FullSizeRender-616

The Gramercy winery and tasting room, Walla Walla.

And it screamed loud enough to bring Greg Harrington there.  Harrington, a Master Sommelier holding a prestigious position for a group of New York City restaurants, had a chance tasting of Walla Walla Syrah lead him to a trip to Washington State and then to a life-altering decision to change careers and time zones, all in the span of a couple years in the early 2000s.  After a crash course in winemaking and some assistance with grape sourcing from Washington wine pioneer Norm McKibben of Pepper Bridge in 2004, Gramercy Cellars came into existence and released its first vintage in 2005.  It has been honing its style and its craft since, continually looking for ways to sharpen its approach.  While Gramercy has always aimed for lower ripeness and alcohols and higher acid and longevity in their wines, as of 2014 it strove for further complexity by switching over to all native-yeast fermentation and introducing large square concrete tanks to its winemaking armada.  Future plans include going fully organic with its growers in the vineyard and gaining additional control on the farming side of the process, as evidenced by its recent acquisition of the well-regarded Forgotten Hills vineyard just south of Walla Walla.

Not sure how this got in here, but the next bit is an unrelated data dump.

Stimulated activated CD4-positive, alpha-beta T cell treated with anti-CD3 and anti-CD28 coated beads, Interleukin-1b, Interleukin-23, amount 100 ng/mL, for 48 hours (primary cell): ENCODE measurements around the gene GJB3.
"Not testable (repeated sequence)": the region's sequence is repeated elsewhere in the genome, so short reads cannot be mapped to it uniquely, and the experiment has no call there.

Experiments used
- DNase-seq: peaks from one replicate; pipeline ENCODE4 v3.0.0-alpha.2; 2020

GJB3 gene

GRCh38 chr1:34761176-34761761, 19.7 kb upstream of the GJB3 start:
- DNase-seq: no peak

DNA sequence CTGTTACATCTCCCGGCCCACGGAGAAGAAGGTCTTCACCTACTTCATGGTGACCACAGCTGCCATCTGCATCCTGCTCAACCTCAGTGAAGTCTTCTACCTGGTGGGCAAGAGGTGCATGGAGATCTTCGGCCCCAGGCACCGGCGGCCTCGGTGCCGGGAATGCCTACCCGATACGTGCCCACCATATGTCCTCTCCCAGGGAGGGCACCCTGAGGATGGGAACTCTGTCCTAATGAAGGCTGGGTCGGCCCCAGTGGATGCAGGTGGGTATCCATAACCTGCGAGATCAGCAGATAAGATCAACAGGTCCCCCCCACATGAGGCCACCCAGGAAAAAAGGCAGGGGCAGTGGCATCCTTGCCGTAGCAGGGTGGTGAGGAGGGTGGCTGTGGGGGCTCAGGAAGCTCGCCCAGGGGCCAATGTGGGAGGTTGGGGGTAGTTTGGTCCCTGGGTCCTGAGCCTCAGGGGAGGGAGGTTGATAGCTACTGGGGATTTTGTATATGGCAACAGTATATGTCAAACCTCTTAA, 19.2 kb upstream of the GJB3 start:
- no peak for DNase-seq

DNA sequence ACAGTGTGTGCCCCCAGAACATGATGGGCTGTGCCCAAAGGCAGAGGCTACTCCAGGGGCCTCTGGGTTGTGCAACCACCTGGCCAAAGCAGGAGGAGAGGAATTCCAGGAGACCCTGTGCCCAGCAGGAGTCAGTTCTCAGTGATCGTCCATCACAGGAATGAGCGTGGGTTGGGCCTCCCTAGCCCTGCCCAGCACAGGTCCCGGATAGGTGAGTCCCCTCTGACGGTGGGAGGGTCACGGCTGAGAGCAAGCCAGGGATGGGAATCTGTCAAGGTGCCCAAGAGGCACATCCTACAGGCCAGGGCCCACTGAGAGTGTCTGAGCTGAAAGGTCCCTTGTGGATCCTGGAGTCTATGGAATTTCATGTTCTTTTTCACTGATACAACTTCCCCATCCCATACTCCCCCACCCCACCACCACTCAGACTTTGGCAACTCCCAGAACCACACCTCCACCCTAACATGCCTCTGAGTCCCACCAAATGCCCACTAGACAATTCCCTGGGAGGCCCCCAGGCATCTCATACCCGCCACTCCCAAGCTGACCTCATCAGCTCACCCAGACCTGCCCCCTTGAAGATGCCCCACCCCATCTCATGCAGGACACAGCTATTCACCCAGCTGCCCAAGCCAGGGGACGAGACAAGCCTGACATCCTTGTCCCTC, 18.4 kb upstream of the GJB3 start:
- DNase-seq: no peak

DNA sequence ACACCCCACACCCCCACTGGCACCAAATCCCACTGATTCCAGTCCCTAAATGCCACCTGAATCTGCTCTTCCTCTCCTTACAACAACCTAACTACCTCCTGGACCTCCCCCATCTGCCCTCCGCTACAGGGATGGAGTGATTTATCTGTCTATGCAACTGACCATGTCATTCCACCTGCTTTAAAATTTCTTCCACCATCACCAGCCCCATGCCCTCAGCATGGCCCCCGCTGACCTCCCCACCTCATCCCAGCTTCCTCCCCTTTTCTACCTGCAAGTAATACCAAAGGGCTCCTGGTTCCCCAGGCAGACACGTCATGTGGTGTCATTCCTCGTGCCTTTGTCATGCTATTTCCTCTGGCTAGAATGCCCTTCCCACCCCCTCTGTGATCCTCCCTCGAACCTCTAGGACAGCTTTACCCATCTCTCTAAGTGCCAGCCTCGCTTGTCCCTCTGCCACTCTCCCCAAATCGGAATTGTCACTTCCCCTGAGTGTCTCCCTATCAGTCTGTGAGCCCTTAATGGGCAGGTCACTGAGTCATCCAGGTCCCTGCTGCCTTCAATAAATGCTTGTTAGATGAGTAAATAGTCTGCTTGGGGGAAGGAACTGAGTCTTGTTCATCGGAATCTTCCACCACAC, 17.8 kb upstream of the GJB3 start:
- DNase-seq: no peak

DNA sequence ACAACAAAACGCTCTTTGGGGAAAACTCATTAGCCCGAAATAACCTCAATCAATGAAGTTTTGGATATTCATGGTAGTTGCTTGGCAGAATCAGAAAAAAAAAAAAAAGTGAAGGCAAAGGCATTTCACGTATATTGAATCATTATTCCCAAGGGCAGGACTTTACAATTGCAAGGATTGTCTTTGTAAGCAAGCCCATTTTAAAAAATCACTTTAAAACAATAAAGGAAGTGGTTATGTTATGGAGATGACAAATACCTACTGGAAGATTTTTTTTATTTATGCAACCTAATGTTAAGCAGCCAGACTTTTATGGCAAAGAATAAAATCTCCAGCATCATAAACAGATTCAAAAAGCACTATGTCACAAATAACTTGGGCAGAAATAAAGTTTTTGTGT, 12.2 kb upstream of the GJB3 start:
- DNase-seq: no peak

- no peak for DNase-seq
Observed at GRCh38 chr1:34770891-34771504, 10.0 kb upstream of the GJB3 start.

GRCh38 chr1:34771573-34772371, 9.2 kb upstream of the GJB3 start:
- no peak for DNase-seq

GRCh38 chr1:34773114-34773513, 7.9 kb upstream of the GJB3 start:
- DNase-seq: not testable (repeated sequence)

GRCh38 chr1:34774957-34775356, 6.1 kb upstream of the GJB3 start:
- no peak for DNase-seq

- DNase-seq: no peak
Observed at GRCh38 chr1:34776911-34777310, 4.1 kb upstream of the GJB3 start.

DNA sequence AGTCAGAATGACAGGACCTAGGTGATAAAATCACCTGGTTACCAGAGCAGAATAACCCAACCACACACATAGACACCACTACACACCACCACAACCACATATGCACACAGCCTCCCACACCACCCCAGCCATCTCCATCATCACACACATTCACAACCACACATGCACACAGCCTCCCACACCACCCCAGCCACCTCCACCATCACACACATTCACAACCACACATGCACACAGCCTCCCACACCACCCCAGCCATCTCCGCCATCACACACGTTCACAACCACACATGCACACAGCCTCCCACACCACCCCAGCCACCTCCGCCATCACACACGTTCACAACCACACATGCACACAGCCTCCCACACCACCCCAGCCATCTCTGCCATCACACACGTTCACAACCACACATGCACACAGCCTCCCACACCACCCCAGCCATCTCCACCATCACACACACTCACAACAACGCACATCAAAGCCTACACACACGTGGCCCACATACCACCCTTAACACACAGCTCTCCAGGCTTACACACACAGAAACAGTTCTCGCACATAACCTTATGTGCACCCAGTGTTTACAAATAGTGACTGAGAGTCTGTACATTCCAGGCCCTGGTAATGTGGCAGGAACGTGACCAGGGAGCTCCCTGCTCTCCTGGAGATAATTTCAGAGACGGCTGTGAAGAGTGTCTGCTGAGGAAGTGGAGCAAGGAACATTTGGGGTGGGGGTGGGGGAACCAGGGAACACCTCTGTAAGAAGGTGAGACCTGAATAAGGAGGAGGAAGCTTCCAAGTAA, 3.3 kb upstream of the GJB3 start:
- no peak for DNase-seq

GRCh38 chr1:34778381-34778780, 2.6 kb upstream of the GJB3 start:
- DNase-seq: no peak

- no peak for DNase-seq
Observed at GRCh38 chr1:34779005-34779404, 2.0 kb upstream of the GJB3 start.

FullSizeRender-617

Concrete.  Badass.

Greg Harrington spoke of these things and more across two riveting and information-packed hours with the Calgary wine trade, and at some point while we were at it we also found the time to taste through the bulk of Gramercy Cellars’ portfolio, starting off with the ultra-small production 2016 Picpoul (electric limes! on fire!) as we came in the door and not stopping until we had gone through FOUR consecutive groundbreaking Syrahs that firmly established Washington State’s place as a New World powerhouse.  Buckle up. Read the rest of this entry »